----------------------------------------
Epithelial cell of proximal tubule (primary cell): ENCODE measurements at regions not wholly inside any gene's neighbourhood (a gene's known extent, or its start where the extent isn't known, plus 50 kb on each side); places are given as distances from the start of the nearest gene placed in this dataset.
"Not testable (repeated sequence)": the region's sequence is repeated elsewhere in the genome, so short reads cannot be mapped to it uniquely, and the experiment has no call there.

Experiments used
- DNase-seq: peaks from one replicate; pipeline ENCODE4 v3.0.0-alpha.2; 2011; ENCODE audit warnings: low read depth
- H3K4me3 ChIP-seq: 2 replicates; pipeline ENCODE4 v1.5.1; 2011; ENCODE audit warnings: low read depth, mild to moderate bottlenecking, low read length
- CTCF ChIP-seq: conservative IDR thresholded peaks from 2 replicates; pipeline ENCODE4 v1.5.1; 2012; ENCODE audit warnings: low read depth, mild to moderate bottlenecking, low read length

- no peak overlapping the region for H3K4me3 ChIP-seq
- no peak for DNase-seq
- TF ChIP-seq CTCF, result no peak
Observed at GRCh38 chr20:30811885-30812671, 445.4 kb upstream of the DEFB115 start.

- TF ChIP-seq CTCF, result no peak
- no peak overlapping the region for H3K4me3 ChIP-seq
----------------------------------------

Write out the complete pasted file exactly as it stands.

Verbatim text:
Epithelial cell of proximal tubule (primary cell): ENCODE measurements at regions not wholly inside any gene's neighbourhood (a gene's known extent, or its start where the extent isn't known, plus 50 kb on each side); places are given as distances from the start of the nearest gene placed in this dataset.
"Not testable (repeated sequence)": the region's sequence is repeated elsewhere in the genome, so short reads cannot be mapped to it uniquely, and the experiment has no call there.

Experiments used
- DNase-seq: peaks from one replicate; pipeline ENCODE4 v3.0.0-alpha.2; 2011; ENCODE audit warnings: low read depth
- H3K4me3 ChIP-seq: 2 replicates; pipeline ENCODE4 v1.5.1; 2011; ENCODE audit warnings: low read depth, mild to moderate bottlenecking, low read length
- CTCF ChIP-seq: conservative IDR thresholded peaks from 2 replicates; pipeline ENCODE4 v1.5.1; 2012; ENCODE audit warnings: low read depth, mild to moderate bottlenecking, low read length

- no peak overlapping the region for H3K4me3 ChIP-seq
- no peak for DNase-seq
- TF ChIP-seq CTCF, result no peak
Observed at GRCh38 chr20:30811885-30812671, 445.4 kb upstream of the DEFB115 start.

- TF ChIP-seq CTCF, result no peak
- no peak overlapping the region for H3K4me3 ChIP-seq